The first part is easiest – I would absolutely recommend it. In fact, Clannad is on the very short list of anime series we specifically recommend. The show is a lot of fun to watch, but more than that, in the second half it goes in a direction very unexpected from an anime series, a place both real and fantastic. And as After Story moves a long, the series brings in themes that are of utmost importance to Christians. If you do watch the show, I hope you’ll dig through our Clannad posts and see what we’ve written about it (but not before – these writings are full of spoilers!)
The second question is a little more intricate. I went to our resident Key experts here, Japes and Kaze, to get their advice. Their consensus was to just go watch the anime because A) it’s a great adaptation and B) the visual novel is very long. They do mention, though, that the anime doesn’t tell the “WHOLE story,” so if you’re willing to invest time in the VN, that would be best (and a localization of it is coming out next month).
Also, as a final note, Kaze had this to add:
Also movie is bad; don’t watch the movie.
So there ya go! YES to Clannad. YES to the anime (and to the VN, if you have time). A big NO to the movie. ;)
If you’d like be part of the Untangled feature, please submit a question to us. While we may not post a response on the blog, we will read your message and try to respond in some fashion.
A new season of Haikyuu!! started this weekend. This volleyball anime hails from Production I.G, the same studio that brought us Kuroko’s Basketball, and it’s equally pleasing to watch. Hinata Shoyo never fails to put a smile on my face—even comedy anime rarely lighten my heart the way this kid does. But this week, his teammate Kageyama Tobio draws my attention. Kageyama is the highly-driven character I instinctively avoid in real life… and also the lonely, socially clumsy character I deeply relate to.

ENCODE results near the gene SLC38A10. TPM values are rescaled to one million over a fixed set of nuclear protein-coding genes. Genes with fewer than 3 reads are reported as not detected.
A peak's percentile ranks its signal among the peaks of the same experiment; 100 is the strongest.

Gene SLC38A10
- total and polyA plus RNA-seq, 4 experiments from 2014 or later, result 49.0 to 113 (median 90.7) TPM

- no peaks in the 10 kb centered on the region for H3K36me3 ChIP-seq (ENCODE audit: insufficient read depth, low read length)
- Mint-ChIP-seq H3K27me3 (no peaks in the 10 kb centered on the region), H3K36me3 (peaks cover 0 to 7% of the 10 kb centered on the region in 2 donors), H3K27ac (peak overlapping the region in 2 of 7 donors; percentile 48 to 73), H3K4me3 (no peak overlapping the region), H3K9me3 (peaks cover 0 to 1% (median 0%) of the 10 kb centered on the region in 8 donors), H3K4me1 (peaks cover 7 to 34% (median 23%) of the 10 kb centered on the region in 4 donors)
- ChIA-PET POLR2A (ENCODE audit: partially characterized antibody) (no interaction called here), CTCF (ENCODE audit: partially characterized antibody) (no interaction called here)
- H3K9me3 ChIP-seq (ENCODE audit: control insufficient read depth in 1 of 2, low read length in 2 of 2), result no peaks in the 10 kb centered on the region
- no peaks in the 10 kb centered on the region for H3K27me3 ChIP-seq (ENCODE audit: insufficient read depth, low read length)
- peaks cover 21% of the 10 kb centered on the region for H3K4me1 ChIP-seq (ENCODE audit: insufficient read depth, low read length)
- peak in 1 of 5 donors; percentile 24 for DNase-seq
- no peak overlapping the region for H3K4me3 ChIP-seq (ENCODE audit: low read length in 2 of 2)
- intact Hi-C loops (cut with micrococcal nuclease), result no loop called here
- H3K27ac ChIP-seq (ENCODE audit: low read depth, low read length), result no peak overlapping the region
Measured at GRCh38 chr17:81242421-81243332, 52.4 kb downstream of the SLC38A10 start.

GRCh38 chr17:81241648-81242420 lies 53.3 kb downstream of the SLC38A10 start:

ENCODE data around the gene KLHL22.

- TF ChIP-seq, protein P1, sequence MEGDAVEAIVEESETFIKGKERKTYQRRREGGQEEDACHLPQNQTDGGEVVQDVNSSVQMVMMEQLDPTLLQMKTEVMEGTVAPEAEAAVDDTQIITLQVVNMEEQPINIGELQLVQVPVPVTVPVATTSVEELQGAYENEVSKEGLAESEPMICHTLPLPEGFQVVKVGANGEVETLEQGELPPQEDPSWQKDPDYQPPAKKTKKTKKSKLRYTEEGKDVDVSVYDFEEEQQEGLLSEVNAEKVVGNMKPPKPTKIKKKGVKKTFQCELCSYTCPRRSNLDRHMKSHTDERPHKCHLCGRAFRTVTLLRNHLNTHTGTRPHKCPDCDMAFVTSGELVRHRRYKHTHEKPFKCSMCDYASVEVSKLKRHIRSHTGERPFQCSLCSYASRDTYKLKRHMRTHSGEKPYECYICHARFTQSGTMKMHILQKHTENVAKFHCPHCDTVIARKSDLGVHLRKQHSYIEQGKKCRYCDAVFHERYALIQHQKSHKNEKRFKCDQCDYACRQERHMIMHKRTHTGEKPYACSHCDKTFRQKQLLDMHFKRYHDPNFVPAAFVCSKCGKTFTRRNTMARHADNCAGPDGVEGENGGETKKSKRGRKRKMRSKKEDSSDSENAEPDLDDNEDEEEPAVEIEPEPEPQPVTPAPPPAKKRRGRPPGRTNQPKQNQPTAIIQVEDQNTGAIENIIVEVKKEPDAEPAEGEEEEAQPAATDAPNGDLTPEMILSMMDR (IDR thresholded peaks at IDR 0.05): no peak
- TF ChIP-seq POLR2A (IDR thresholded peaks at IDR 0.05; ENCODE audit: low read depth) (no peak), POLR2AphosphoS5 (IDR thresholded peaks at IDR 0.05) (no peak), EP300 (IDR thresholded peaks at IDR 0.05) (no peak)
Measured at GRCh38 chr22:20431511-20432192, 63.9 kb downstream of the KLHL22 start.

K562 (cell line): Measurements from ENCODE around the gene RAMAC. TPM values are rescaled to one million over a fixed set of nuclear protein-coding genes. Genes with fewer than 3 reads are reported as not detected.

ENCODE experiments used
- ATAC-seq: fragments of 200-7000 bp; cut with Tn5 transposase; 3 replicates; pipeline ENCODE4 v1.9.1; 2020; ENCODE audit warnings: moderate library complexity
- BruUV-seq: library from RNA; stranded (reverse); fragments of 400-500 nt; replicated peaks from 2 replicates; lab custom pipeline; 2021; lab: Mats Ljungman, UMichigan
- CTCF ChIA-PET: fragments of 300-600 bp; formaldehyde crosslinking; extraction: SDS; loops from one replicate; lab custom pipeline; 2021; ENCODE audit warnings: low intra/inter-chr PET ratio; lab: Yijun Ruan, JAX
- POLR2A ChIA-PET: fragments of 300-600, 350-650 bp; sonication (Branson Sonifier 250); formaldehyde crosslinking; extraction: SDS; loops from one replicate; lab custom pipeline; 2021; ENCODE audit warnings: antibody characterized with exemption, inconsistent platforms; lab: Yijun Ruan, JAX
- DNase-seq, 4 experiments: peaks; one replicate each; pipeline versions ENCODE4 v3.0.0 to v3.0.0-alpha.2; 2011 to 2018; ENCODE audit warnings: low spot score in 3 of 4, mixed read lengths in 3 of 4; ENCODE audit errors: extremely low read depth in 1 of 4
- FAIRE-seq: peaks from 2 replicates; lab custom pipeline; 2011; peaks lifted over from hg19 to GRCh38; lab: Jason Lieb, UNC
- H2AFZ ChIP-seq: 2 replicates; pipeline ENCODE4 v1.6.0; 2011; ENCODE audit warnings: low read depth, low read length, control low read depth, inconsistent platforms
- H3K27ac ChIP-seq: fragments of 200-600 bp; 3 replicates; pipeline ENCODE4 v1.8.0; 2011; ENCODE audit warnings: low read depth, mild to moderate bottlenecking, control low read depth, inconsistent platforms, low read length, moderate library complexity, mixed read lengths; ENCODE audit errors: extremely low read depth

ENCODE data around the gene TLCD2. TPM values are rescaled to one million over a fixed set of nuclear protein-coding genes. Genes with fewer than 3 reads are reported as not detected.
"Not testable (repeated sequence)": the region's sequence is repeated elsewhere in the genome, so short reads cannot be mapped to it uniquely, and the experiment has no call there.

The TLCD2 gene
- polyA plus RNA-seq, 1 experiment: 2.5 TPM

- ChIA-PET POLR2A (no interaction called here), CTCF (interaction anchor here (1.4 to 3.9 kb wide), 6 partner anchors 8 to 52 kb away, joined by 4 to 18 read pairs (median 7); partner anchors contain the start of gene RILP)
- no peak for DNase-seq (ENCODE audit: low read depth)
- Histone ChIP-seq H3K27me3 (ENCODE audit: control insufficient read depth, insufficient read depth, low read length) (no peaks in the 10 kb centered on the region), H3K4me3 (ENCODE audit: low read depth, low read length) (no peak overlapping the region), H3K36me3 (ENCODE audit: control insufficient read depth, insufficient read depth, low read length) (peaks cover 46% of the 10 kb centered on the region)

Kageyama is a gifted setter, but teamwork doesn’t come so easily for him. In middle school, his fast tosses and competitive nature made him difficult to work with. His teammates started calling him “King of the Court”—not, as you might assume, because his gift dominated the other team, but because he was a tyrant. He expected his teammates to adapt their spikes to his tosses, instead of the other way around. Eventually, they quit spiking his tosses at all.
When Kageyama enters Karasuno High, he is still arrogant, perfectionistic, judgmental, and fiercely competitive… and still hurt by his former teammates’ rejection. Honestly, he’s the type of person that scares me in real life. Whenever I meet a highly-driven individual, my instinct is to avoid them, lest they demand too much of me, or judge me for not coming close to their standards of successful life. I respond to their suggestions with poorly-masked defensiveness. I interact with them cautiously, watching them from the sidelines, and occasionally fleeing the area when I hear them approach. Basically, I’m a skittish cat until they’ve proven I can trust them with my weakness. My instinct is defense, not love. And that’s how I would have responded to Kageyama. Read the rest of this entry